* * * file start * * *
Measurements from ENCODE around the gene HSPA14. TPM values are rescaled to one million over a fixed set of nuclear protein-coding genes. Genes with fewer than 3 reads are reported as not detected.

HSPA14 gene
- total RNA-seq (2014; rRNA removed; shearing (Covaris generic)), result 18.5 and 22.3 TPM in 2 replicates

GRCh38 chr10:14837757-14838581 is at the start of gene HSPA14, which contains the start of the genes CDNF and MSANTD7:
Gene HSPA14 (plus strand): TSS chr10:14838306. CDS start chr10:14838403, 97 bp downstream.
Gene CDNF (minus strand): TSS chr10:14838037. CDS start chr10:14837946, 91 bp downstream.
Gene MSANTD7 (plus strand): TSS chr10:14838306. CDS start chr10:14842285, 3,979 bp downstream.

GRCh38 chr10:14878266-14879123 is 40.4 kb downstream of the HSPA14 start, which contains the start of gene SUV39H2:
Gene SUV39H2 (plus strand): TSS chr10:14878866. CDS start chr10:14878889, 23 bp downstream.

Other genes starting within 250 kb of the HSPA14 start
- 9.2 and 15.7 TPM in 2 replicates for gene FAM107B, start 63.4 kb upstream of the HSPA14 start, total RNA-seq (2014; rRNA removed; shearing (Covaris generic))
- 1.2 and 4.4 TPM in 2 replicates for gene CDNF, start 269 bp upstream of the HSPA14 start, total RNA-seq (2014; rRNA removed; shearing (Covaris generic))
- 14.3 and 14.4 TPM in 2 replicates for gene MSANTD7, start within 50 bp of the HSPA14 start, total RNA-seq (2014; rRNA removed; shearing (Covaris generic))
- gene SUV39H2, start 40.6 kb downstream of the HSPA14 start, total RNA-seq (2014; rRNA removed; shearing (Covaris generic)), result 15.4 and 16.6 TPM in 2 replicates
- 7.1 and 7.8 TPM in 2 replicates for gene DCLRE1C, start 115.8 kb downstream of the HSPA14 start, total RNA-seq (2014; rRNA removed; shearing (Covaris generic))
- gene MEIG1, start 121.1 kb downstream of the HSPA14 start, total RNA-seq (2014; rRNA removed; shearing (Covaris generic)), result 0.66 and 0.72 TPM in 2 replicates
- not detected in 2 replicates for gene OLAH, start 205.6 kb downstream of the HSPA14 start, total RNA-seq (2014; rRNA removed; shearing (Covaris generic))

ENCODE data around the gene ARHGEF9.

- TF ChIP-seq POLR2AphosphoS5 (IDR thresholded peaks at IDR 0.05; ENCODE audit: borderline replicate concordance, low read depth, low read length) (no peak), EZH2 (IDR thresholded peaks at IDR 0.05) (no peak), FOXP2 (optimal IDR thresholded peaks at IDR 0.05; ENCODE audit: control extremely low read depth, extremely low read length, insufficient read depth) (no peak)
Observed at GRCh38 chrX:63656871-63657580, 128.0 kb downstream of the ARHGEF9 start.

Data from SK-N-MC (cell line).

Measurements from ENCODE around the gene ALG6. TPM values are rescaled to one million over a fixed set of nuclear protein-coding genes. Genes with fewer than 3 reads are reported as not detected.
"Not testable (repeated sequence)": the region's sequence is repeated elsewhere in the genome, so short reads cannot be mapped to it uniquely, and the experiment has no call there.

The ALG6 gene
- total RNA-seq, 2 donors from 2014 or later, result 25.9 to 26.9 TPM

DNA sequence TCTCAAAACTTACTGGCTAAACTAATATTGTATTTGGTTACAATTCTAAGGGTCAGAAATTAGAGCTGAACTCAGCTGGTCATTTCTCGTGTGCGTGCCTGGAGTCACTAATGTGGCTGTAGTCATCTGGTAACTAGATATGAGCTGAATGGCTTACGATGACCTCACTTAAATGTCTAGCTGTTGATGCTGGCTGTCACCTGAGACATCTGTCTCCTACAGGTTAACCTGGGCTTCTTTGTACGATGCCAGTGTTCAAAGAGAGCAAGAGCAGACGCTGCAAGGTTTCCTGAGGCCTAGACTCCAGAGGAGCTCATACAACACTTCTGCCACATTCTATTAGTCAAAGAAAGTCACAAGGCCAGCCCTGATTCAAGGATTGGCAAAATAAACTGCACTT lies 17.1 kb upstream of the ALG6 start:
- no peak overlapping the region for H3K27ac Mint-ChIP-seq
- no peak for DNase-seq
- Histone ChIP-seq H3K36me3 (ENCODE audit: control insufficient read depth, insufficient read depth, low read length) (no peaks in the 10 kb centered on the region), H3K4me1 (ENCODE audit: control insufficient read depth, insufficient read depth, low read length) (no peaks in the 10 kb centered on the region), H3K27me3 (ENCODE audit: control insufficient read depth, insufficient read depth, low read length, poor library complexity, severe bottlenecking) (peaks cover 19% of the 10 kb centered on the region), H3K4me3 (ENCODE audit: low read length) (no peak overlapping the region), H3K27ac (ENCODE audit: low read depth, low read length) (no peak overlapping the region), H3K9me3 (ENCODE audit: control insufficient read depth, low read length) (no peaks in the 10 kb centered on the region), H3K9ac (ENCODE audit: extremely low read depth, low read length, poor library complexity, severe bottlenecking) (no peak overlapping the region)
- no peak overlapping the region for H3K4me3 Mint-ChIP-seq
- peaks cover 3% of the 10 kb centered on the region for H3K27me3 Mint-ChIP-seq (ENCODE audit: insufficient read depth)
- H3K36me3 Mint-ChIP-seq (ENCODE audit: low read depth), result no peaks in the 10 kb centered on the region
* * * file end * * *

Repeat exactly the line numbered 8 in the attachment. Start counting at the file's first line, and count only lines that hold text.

GRCh38 chr10:14878266-14879123 is 40.4 kb downstream of the HSPA14 start, which contains the start of gene SUV39H2: